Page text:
Pathos Acoustics Converto
Input: USB, Toslink, 2x Coax S/PDIF, 1 pair analog RCA (for headphone output only)
Output: RCA, XLR, 3.5mm headphone jack
Dimensions (W x D x H): 200 x 230 x 60 mm
Availability: through Authorized Dealers
Italy's Pathos Acoustics is known in part for their sumptuously designed hi-fi gear. While today's Converto is somewhat understated, there are enough aesthetic touches to keep it apart from the mainstream black box crowd. A two-tone aluminum chassis with an engraved top plate wrap itself around the business innards of a DAC and headphone amp with a fully balanced class A analog output stage.
Capable of handling PCM resolutions up to 24/192 using the Burr Brown PCM1793 DAC, the Converto offers both single-ened RCA and balanced XLR outputs. Also around back are the inputs which include USB, 2x Coax S/PDIF, and Toslink. There's also analog RCA input pair whose output is for the headphone jack only. There are also two knobs which control headphone gain and balance. The sparse front panel houses the power button, an input selector button with an associated blue LED vertical line, and the gnarled headphone volume control. The company's logo is etched up top.
The Converto uses the m2Tech USB receiver so you need to download and install the m2Tech drivers from the Pathos website for Windows and OSX. I used my MacBook Pro running Pure Music 2 with the Converto and the drivers installed without a hitch. The Concerto was connected to my Pass INT-30A with Kimber XLR cables.
Refined. That's how I'd describe the sound of the Converto in a word. Refined. There's just enough of a sense of resolution to bring you into the performance but not the kind of super transparency of the more expensive Auralic Vega or even the Mytek Stereo192-DSD DAC. Tone colors are represented with a nice palette and overall the presentation is fit and firm. Bass response is ample and well controlled while the highs are never etched or overly analytical. The Converto is simply a nice sounding DAC.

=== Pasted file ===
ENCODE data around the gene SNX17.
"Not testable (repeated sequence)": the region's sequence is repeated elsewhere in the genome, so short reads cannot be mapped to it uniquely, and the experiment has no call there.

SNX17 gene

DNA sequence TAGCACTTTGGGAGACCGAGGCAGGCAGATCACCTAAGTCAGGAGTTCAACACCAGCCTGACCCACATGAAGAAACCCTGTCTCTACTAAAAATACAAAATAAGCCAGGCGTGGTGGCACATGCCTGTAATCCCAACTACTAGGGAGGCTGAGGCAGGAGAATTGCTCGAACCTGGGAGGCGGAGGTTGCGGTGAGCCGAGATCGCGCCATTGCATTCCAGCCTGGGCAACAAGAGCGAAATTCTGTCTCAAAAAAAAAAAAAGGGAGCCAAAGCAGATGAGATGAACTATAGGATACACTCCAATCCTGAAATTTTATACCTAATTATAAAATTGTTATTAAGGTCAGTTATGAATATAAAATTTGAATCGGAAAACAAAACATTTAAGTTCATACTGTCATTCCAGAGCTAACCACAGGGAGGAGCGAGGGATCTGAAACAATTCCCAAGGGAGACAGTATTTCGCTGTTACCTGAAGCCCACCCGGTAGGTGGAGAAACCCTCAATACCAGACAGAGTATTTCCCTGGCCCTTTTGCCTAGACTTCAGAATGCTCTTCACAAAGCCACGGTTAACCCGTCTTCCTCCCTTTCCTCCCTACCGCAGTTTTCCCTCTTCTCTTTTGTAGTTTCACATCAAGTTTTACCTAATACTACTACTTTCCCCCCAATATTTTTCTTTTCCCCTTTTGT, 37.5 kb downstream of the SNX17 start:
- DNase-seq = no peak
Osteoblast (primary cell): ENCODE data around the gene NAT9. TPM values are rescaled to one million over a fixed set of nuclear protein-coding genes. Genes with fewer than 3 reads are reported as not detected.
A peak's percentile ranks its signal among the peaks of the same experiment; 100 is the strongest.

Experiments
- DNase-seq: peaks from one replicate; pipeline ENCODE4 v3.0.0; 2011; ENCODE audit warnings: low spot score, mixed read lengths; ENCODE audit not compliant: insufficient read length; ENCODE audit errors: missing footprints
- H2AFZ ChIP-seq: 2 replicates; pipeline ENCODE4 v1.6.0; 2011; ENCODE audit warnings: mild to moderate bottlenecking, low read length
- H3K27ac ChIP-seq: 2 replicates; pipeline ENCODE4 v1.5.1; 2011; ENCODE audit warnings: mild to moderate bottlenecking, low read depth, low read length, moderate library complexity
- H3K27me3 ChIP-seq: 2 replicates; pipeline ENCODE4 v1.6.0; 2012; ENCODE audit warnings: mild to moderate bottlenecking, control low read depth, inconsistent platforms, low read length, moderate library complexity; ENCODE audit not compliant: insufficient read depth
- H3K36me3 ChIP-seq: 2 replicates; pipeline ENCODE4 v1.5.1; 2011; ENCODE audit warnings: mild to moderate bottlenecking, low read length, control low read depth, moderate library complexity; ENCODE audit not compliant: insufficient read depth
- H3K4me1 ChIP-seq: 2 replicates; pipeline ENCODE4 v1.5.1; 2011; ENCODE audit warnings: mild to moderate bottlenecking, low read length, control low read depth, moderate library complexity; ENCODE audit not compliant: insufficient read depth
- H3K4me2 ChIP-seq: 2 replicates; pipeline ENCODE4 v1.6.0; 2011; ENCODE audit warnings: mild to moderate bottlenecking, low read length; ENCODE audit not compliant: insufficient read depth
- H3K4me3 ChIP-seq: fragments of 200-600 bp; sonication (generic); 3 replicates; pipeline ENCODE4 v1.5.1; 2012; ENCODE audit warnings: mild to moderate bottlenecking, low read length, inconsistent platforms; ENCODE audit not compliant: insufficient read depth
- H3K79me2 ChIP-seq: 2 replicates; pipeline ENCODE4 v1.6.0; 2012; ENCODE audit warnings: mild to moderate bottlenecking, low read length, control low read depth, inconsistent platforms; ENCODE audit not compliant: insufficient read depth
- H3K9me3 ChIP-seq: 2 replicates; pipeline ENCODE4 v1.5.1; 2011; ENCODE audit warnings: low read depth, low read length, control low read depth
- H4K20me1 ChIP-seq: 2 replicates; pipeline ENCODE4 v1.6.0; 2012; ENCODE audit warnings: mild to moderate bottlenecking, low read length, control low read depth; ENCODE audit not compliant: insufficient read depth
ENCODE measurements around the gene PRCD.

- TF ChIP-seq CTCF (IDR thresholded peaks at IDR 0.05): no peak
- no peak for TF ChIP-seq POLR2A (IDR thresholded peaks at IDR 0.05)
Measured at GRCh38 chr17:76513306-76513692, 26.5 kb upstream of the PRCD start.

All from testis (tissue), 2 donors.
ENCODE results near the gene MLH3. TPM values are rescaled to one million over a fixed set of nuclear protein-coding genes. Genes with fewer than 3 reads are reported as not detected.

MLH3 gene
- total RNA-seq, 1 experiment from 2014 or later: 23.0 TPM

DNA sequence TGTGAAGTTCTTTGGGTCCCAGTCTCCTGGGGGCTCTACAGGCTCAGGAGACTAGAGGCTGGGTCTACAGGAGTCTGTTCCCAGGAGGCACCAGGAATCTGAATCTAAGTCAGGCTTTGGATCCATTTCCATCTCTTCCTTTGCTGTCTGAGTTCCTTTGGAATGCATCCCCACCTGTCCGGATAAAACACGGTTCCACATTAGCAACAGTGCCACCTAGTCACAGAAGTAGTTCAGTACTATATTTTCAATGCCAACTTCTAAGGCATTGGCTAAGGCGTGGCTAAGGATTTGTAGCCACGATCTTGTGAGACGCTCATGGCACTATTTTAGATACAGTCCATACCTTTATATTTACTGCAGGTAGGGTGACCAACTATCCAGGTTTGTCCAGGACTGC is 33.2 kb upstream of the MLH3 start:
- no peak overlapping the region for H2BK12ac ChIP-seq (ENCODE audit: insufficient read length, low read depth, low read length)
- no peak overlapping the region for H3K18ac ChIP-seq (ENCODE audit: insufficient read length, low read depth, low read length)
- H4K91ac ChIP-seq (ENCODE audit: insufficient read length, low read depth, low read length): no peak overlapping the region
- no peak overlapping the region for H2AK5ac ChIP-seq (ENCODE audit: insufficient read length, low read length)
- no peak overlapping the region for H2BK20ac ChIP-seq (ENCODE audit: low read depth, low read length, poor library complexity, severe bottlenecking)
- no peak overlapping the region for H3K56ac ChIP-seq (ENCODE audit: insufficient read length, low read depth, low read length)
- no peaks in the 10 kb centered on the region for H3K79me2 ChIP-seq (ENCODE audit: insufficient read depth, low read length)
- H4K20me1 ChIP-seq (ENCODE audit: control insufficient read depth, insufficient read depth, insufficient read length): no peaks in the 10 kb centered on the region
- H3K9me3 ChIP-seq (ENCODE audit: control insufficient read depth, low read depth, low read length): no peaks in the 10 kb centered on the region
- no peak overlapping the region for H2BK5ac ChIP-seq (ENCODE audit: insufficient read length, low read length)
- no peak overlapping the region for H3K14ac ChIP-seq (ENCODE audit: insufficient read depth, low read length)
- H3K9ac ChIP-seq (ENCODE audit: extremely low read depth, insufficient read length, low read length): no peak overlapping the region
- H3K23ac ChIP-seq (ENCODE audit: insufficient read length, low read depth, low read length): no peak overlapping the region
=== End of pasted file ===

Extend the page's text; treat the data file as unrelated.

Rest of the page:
I played all manner of music through the Converto including the usual suspects and something like Kind of Blue in mono (24/192) from HDtracks suited its strengths perfectly. All of players were laid out is space and their distinct voices shone through nicely. If anything, the Converto may be a bit too polite for some listeners as it tends to soften the overall musical picture. I am being especially picky here but that's what I'm supposed to be. Picky.
More challenging music like Angels & Devils from The Bug were handled equally adeptly with all of blips, bass bombs, and blistering noise delivered in an almost analog-like fashion. Music is presented as an engaging whole, yet each of the parts that comprise it are deftly rendered in voice and in space. Nice.
The headphone output used in conjunction with the NAD Viso HP50 displayed many of the same characteristics as the analog output. Baker's Holiday by Chet Baker in 24/192 from HDtracks sounded rich and delightful. The gain control around back helped to tailor the sound to my preferences, a nice touch. One small complaint is that the headphone output does not mute the analog output when engaged.
I found that the Converto was very easy to listen to over longer sessions and enjoyed its relaxed and inviting sound. For those looking for a PCM-only DAC and headphone amp that can handle up to 24/192 resolutions and who find most digital to sound overly-analytical, too incisive, harsh or sharp, the Pathos Acoustics Converto is worth your time and a long listen.
Also on hand and in use during the Converto review: Auralic Vega, Mytek Stereo192-DSD DAC.